I attended a dinner event this week and the person who intrigued me the most was seated right next to me. Her name is Dorothy. She is 80-years-old. I watched her mannerisms as she engaged in conversations. She was very quiet, with a sweet disposition. I could tell by her kind blue eyes that she has seen and accomplished a lot in her day. Dorothy is one of those delightful older women that I would love to talk about life with, as we sit in a rocking chair. I would ask her about her youth, some of her fondest memories, and maybe try to get her to share one of her favorite baking recipes. All of these thoughts ran through my head as everyone at the table was engrossed in their conversations.
Then I wondered why I am drawn to either young kids or elderly people. Why do I seem to have this “old soul” that allows me to connect with the very old and the very young? As the evening proceeded, I continued to find myself drawn to this sweet woman to my right. A few minutes before we were ready to leave, I learned that dear Dorothy is on dialysis. Did I subconsciously know this and that is why I was so intrigued by her?
We immediately connected and talked about our personal stories. She is on chemo and dialysis. It saddened me to look at this 80-year-old woman sitting next to me knowing that this is how she will live the remainder of her years. I look back and think that I was 18-years-old when I had my first dialysis treatment and Dorothy was 80-years-old when she had her first dialysis treatment.
She and I are on opposite ends of the dialysis perspective, yet kindred spirits. Dorothy has lived her whole life and is now experiencing this. I endured dialysis before my kidney transplant and now, hopefully, I have a long life ahead of me to live and enjoy. With all of the medical issues I have endured and will continue to, I can only hope that I will live to see 80.
We talked about our doctors, medicine, and the side effects that we deal with. How precious every healthy day is; how wonderful the simple pleasures are in life. She expressed how it seems like all she is doing is going to the doctors and how it can be overwhelming. I sympathized with that and shared with her that my concern is the long-term side effects of all of the medicine that I consume. However, I also shared with her–and reminded myself–that I stay focused on today and do not focus on “what if’s” of years to come.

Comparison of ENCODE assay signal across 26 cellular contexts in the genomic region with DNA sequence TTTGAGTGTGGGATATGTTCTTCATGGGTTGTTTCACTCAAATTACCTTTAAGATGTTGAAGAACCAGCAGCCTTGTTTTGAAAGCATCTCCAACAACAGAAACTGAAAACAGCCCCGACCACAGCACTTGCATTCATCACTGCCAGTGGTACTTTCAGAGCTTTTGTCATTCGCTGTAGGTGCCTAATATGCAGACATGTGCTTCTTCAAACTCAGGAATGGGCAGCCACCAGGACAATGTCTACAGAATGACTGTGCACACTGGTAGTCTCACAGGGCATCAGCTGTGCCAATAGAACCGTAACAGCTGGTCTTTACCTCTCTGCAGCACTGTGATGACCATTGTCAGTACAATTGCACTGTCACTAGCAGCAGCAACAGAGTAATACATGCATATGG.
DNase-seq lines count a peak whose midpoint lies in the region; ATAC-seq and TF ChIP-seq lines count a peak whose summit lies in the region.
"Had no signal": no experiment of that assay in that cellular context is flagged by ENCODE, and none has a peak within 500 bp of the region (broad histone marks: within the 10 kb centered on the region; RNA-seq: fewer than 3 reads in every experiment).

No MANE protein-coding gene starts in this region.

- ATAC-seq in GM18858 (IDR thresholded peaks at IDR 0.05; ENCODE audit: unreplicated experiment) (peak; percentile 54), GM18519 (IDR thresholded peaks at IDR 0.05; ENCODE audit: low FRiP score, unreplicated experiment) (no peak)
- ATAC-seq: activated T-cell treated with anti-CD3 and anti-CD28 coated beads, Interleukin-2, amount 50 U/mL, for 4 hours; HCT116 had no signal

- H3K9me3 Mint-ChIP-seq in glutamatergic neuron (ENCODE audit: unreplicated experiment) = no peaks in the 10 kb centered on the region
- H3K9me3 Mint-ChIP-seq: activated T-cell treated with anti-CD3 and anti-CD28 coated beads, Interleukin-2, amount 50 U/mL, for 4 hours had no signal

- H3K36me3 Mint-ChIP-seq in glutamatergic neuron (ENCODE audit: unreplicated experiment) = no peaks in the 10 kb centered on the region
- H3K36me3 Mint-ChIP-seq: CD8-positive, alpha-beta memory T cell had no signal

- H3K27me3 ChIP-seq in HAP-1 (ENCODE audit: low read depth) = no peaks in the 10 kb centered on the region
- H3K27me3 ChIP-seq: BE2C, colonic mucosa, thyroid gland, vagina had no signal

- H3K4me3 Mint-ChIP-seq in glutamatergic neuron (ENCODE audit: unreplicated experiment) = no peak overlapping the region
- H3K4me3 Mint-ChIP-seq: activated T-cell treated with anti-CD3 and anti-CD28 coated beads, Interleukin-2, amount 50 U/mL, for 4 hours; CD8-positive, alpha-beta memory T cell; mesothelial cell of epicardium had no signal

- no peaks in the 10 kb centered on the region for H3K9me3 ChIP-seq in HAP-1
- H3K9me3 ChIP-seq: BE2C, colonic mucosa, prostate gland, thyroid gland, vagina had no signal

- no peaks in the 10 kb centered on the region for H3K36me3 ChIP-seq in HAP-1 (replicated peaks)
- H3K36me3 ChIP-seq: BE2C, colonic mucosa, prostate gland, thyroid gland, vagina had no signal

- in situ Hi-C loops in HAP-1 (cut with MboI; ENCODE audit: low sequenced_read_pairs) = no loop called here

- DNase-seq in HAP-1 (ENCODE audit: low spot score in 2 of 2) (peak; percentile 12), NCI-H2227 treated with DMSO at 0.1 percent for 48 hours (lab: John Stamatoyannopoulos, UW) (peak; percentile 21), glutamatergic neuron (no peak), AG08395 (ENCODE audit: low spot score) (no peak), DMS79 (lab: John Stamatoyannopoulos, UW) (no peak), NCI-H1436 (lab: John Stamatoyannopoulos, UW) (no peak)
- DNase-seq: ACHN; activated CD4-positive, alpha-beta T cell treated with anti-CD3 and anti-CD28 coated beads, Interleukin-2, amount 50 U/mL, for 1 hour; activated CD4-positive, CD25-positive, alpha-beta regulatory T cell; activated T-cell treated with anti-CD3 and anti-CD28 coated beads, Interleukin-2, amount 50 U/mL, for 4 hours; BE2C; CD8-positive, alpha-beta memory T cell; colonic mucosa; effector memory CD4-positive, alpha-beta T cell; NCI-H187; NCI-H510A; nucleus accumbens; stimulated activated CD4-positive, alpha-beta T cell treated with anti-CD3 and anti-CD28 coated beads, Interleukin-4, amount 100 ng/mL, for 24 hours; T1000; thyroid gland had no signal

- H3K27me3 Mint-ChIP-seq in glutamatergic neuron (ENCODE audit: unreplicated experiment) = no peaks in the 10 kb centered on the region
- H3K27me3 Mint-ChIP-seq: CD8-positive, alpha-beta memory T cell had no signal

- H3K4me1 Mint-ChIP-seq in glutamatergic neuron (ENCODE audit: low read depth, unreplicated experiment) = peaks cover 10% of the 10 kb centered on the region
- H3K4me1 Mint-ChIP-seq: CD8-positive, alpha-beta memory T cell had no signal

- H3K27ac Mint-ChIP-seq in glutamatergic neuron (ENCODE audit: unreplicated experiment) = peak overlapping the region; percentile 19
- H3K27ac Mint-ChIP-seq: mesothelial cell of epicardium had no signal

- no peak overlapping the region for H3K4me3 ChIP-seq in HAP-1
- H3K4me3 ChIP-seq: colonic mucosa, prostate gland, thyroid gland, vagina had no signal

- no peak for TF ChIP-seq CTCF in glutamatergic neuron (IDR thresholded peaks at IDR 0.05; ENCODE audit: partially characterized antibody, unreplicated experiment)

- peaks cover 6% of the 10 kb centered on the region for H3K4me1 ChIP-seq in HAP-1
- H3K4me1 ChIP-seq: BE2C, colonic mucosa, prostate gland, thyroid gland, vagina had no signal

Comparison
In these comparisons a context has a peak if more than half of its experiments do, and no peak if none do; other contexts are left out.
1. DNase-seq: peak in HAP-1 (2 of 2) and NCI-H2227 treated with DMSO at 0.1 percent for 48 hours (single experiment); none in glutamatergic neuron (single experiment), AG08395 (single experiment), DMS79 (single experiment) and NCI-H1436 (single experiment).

A fun part of life are the paths that we cross and the people we meet along the way. Each special person I have met throughout my journey has made me a better and wiser woman. Dorothy reminded me tonight that we should never feel alone. There is always someone out there that is going through the same obstacles in life, if not worse. And they may even be sitting right next to us.
My sweet grandmother, Hazel Crouch, started dialysis at age 87 and stayed on it for 7 years. I too feel connected to this story. Can’t wait to meet you at Leadership Conference in February Valen!
Thank you for sharing this and for your kind words. I look forward to meeting you soon! 🙂
My mom began dialysis at 79, and died exactly five years after she started it at 84. My mother was diagnosed at age 30, she had two operations at age 38 leaving her with scars the wrapped around her abdomen, she spent 3 months in the hospital for each operation, and she was kept from seeing her three children for eight long months when I was seven, my brother was ten, and my sister was thirteen. I cried everyday, as I was shuffled from family to family throughout the metropolitan CT/NY area. My mom passed away in 2001, and two years later I lost my 61 year old sister, who shared the PKD with my mom but died of cancer. It’s amazing the stories which come out of living with this disease. I too felt so a kin to your wonderful story. I remember when my mom first started dialysis, she met a young woman with PKD who was 40 and she told my mom that she had been on a donor list waiting for a kidney, Three years later my mom and I met this vital woman who had gotten her transplant. She looked amazing, and she reached down to my mom’s wheelchair to hug her. My mother was so grateful that one person had been made well.It was a crazy four years caring for my mom, 365/24/7 without help. What helped me the most was leaving my job and getting CNA, at 49 so I would know how to care for her. One suggestion for conference.